updated 11/22/2004 AT 4:05 PM ET
•originally published 11/24/2004 AT 6:00 AM ET
To embody the world-conquering Macedonian king Alexander the Great in Oliver Stone’s epic Alexander, Colin Farrell had to give in to one his most despised activities: exercise. “I hated it,” the nightlife-loving actor and devout smoker, 28, says of the extensive physical training he undertook. But the taut muscles beneath his circa 350 B.C. armored breastplate show that the work paid off. Now recovered from a broken heel and wrist he suffered after a drunken fall down a flight of stairs four days before the film wrapped, Farrell chatted about enduring boot camp, skipping the protein shakes and pursuing a new Vice.
What do you think of all the talk that Alexander was bisexual.
It ain’t about that, man. I didn’t even think about the sex in the film because it had nothing to do with Alexander as an individual. Any sexuality that’s represented in the film is historically accurate to the time.
Tell us about the boot camp training you did.
I liked the boot camp because that wasn’t about working out and stuff; that was just about being with a bunch of guys. It was done to bring the cast together to allow us to learn about each other, and to form relationships that would create trust. There was no going to the gym and weight lifting, and no protein shakes, but we jogged every morning.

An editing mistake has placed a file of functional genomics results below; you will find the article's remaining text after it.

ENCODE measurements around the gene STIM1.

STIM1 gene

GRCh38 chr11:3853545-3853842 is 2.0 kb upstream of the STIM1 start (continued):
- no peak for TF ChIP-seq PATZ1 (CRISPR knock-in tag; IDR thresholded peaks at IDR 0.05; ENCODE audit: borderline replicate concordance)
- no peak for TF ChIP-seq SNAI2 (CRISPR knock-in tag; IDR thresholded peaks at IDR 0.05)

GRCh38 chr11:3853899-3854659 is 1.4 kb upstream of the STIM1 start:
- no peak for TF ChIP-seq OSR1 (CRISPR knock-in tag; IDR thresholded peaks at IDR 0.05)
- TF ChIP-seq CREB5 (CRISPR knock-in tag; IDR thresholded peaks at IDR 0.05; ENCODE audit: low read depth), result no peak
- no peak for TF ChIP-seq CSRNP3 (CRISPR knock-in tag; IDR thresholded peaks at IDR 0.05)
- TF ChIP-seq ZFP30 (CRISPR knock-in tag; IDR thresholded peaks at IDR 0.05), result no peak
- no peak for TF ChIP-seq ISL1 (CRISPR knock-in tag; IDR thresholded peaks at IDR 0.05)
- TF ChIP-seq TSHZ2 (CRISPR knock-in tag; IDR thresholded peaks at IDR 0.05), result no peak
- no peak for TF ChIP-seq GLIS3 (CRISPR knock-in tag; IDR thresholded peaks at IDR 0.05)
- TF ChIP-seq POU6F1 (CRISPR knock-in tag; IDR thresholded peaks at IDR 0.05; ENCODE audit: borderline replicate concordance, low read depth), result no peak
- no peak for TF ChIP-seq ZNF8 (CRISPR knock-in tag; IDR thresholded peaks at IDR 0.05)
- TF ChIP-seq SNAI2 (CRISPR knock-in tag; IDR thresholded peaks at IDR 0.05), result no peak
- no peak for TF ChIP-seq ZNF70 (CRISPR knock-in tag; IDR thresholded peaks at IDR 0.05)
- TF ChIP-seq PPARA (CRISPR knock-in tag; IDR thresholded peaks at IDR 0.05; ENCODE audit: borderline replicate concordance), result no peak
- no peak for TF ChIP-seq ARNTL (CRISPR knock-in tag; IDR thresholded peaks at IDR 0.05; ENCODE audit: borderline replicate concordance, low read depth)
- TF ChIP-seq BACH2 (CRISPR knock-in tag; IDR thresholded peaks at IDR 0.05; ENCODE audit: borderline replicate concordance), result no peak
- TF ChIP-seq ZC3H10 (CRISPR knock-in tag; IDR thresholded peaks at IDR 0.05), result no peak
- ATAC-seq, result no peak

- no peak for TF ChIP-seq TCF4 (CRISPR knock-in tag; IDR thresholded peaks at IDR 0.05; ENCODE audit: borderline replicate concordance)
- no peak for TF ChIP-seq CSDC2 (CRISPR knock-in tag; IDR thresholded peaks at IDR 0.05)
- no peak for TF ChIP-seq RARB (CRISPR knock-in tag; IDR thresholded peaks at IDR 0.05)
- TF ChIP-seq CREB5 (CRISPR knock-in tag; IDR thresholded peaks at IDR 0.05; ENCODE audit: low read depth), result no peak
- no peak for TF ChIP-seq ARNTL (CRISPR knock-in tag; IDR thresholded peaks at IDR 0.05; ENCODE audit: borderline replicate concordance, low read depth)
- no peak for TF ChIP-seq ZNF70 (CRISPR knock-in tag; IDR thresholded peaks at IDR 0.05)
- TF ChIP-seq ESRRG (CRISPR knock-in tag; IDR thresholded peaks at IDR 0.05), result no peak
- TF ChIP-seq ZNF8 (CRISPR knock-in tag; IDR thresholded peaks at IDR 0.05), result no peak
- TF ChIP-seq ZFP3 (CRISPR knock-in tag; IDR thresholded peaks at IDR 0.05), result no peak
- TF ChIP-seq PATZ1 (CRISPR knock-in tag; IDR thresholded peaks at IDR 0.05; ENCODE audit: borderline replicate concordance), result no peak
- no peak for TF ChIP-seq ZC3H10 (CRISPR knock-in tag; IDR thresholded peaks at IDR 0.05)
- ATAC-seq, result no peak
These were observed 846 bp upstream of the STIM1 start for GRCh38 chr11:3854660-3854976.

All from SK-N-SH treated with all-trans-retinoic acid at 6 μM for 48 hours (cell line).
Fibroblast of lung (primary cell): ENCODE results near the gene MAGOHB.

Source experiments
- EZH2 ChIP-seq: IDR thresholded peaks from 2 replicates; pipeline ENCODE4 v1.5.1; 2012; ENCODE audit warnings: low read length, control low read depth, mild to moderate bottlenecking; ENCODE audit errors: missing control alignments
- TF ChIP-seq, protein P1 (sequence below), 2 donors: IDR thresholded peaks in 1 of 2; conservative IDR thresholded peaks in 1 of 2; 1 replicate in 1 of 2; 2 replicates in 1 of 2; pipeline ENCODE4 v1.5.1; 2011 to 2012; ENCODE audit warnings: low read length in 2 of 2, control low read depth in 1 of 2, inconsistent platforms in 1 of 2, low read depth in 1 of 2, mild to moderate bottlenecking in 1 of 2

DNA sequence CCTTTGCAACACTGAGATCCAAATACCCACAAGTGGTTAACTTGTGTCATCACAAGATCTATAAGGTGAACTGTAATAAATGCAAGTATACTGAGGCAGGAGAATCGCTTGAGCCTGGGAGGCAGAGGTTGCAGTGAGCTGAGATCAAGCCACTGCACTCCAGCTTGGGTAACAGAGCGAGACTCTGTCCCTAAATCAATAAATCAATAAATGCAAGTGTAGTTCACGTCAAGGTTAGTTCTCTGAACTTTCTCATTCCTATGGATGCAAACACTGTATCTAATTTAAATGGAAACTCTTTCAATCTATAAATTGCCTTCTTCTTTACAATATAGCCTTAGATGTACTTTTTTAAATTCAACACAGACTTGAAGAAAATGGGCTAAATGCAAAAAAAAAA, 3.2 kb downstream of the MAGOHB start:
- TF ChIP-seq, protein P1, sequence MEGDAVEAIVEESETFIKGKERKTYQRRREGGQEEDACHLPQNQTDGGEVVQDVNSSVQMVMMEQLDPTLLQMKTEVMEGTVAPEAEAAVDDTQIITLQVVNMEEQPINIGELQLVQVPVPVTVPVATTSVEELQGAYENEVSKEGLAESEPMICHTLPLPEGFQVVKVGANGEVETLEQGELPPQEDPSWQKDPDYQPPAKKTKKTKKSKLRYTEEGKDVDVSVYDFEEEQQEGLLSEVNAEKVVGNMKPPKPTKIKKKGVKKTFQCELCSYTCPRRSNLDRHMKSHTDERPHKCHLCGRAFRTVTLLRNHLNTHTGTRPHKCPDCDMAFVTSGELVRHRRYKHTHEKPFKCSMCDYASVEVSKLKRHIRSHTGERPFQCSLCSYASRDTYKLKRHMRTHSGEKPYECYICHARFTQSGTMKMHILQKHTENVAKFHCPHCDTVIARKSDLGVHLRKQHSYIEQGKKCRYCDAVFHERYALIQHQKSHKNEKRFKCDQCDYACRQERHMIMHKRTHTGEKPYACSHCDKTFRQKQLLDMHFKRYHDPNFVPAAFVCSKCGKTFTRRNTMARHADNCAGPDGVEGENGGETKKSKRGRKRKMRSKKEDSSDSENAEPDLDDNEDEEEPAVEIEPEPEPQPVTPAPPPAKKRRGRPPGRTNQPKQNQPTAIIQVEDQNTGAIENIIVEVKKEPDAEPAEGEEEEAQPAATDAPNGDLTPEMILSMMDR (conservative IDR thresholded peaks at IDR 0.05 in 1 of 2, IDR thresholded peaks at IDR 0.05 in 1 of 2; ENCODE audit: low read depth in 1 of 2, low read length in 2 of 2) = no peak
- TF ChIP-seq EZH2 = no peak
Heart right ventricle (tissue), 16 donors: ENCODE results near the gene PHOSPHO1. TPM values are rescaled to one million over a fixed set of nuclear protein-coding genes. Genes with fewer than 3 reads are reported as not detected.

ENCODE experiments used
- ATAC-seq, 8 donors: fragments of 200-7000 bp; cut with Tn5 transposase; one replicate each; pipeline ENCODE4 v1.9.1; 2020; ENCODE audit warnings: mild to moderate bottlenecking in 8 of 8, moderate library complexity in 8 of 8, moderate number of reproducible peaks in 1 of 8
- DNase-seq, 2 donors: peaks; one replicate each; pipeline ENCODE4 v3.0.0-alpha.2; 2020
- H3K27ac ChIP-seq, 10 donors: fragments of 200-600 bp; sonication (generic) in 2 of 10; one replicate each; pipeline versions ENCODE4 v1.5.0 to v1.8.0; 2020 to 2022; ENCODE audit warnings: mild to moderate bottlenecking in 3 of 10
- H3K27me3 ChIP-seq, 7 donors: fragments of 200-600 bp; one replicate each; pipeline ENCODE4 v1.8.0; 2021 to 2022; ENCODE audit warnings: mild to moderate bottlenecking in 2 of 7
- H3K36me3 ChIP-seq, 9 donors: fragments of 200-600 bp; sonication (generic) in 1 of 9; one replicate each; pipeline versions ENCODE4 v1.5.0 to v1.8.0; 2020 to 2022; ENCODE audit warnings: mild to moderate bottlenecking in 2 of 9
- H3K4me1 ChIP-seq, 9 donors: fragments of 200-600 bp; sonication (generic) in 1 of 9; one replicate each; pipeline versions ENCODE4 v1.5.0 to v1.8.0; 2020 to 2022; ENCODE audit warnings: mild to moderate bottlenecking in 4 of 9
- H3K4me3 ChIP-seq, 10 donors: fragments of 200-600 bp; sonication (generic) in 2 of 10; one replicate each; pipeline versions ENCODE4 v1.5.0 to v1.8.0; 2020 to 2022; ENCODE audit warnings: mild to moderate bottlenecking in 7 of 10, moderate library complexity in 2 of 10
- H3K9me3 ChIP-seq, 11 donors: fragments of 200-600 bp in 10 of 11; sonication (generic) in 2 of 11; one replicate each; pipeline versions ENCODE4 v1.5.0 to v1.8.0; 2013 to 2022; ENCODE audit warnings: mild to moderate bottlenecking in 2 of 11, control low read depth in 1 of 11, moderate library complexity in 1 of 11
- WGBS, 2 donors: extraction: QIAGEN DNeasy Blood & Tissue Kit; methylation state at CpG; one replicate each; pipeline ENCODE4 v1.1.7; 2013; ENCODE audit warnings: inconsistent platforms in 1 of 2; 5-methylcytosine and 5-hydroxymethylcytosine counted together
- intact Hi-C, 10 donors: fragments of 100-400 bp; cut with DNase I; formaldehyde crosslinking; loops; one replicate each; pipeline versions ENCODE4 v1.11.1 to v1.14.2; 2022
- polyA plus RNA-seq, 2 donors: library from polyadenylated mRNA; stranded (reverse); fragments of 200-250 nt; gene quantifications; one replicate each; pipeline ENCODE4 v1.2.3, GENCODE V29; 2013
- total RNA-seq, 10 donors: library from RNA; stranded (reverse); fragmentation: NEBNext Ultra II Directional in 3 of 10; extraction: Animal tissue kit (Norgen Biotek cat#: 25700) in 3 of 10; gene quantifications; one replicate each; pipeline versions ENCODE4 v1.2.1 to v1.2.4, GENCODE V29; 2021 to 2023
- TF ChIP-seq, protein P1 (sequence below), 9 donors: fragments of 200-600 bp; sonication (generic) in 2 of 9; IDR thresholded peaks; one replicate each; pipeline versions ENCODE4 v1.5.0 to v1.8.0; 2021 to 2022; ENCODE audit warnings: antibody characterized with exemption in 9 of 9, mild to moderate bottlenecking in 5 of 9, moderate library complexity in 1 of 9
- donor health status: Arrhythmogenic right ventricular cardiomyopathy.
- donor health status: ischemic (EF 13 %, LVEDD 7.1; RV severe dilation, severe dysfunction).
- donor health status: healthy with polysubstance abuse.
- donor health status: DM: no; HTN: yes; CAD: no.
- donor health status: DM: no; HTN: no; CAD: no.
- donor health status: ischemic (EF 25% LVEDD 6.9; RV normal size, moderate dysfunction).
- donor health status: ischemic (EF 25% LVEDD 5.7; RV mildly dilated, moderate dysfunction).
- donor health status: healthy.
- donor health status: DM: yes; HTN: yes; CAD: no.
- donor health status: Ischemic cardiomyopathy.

Why did you want to be Alexander?
Primarily I wanted the chance to work with (director) Oliver (Stone). That was the most attractive thing about it. Then a close second was how fantastic the script he wrote was, and then a very close third, or maybe a joint second, was the part itself. It was just amazing, I knew it would be an absolute trip.
What about him attracted you?
He was very bold. He was highly ambitious, highly impassioned. He was quite lonely. He was quite damaged from his childhood and what he’d seen his parents do to each other. He had incredible trust issues. Regardless of how he was viewed by some people as a son of a god or close to a god in his life, he at the end of the day was only mortal.
Speaking of mortals, you’ve said you’d like to do the Miami Vice movie. Can you do a good Don Johnson impression?
No. God, I’ll leave that to Don.
But the movie could happen?
It’s a great script. It’s not tongue and cheek, it’s not the ’80s. It’s a different sensibility. One would hope that at least in ‘04 we’re not in a silver shiny suit with the sleeves rolled up and a thing like that. It wouldn’t be very good undercover dressed like that. Hopefully I’m going to do it.